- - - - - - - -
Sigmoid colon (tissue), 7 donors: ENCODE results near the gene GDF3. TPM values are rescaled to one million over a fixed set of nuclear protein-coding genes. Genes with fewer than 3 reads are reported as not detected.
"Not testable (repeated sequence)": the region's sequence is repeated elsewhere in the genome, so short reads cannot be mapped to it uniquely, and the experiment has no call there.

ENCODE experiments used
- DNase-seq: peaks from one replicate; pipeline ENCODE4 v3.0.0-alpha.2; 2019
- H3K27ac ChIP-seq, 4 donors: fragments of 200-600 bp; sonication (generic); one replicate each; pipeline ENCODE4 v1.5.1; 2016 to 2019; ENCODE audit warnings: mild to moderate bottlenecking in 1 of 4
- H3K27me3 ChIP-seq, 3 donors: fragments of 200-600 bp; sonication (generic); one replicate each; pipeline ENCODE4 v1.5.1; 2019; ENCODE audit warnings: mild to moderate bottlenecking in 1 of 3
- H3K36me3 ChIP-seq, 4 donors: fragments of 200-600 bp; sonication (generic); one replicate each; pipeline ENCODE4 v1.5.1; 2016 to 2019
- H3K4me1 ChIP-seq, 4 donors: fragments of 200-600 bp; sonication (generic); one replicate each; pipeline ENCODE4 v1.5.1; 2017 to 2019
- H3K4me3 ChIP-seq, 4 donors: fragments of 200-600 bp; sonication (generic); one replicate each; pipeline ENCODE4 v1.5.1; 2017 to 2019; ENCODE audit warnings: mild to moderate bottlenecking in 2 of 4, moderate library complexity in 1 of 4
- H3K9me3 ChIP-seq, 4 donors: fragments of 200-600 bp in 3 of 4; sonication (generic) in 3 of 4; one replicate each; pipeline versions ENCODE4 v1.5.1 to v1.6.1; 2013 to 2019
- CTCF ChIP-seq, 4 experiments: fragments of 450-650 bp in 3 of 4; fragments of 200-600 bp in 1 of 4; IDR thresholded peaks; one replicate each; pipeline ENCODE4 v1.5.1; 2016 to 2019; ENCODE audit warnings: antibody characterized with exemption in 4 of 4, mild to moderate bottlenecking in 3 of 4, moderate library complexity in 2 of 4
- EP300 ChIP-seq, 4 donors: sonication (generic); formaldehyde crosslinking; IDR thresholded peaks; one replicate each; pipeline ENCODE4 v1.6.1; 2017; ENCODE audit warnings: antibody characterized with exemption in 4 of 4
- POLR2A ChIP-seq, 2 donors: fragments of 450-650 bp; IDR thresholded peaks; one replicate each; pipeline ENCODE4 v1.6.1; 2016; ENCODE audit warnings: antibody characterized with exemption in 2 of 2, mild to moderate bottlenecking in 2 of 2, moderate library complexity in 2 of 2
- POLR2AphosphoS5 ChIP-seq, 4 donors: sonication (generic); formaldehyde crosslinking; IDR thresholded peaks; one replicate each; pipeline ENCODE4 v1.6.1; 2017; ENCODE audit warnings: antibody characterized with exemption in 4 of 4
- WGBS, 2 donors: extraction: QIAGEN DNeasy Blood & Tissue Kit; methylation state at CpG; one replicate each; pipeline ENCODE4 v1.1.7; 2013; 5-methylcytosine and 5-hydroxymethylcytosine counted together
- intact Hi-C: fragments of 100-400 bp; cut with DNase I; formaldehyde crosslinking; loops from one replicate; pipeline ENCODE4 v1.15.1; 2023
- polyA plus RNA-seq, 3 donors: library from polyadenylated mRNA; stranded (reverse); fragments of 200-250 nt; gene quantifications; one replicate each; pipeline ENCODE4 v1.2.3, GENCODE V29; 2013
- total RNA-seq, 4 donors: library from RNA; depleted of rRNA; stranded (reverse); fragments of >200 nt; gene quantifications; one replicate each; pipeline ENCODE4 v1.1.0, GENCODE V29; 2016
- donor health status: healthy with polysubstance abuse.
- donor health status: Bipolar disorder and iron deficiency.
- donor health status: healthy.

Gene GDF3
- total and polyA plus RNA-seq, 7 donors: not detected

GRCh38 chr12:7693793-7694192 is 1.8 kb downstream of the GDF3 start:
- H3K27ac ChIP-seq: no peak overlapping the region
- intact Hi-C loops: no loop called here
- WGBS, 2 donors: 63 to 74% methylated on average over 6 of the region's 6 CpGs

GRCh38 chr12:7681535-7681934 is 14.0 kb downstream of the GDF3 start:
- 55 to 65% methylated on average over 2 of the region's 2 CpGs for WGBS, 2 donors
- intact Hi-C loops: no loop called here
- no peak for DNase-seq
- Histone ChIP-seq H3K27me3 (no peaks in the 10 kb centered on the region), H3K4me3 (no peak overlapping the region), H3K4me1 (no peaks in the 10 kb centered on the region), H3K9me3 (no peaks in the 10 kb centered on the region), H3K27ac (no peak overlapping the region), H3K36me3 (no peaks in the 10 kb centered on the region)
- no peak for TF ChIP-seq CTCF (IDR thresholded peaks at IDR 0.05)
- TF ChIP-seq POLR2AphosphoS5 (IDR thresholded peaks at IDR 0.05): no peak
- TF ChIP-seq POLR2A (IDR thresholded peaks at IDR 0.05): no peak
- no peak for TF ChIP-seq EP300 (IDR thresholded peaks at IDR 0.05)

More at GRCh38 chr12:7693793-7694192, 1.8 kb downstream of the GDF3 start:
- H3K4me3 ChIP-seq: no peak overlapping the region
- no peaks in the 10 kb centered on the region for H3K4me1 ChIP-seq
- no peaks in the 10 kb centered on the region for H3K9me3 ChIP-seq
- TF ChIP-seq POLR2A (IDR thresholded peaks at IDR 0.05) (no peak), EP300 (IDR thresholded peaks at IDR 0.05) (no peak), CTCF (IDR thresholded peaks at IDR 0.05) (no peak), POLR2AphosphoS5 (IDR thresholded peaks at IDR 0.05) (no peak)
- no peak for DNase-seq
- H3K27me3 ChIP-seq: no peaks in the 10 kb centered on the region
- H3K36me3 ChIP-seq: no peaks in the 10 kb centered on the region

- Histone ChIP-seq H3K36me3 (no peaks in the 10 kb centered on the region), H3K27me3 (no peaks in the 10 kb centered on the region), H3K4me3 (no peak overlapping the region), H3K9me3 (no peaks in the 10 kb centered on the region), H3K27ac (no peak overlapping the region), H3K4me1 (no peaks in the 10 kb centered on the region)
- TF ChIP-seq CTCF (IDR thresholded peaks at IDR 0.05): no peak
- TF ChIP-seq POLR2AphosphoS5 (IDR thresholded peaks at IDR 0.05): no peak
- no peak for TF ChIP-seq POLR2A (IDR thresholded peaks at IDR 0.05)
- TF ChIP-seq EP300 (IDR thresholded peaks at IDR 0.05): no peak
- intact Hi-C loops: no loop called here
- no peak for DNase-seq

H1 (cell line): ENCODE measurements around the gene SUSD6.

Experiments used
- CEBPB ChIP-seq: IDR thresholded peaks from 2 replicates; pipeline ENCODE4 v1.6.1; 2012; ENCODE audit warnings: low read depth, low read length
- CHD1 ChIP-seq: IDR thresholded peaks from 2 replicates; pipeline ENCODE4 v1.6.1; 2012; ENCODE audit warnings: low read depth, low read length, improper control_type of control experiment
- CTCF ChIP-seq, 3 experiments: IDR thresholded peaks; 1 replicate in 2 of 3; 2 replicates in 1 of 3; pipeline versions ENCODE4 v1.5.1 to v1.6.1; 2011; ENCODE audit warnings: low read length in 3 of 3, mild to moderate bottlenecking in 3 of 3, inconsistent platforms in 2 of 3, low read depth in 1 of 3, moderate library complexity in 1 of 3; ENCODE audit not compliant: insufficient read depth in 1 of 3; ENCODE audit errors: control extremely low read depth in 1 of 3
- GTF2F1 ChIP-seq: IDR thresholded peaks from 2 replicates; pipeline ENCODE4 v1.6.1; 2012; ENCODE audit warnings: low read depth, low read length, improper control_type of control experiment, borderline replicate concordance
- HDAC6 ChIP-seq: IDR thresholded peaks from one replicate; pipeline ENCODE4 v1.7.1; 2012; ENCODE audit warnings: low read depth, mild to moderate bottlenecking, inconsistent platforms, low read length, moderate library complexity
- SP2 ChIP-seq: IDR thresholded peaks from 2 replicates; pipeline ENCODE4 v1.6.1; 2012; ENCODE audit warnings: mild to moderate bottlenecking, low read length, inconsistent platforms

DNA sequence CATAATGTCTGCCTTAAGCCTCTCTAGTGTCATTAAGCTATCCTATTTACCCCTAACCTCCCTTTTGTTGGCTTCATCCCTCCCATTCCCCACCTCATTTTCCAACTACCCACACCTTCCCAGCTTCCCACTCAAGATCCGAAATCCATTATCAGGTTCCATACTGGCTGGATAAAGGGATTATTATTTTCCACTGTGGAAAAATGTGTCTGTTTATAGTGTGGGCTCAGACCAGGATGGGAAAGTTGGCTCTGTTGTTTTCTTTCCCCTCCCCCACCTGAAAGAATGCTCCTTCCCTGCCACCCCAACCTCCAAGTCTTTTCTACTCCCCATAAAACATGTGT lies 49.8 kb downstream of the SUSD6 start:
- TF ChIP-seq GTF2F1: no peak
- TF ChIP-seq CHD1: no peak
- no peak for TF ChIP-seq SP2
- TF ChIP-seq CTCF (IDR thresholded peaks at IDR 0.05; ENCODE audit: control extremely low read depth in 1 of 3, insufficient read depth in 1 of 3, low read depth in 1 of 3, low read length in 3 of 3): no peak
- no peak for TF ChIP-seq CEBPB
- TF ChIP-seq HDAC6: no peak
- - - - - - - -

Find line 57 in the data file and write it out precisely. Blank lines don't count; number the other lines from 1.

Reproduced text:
- GTF2F1 ChIP-seq: IDR thresholded peaks from 2 replicates; pipeline ENCODE4 v1.6.1; 2012; ENCODE audit warnings: low read depth, low read length, improper control_type of control experiment, borderline replicate concordance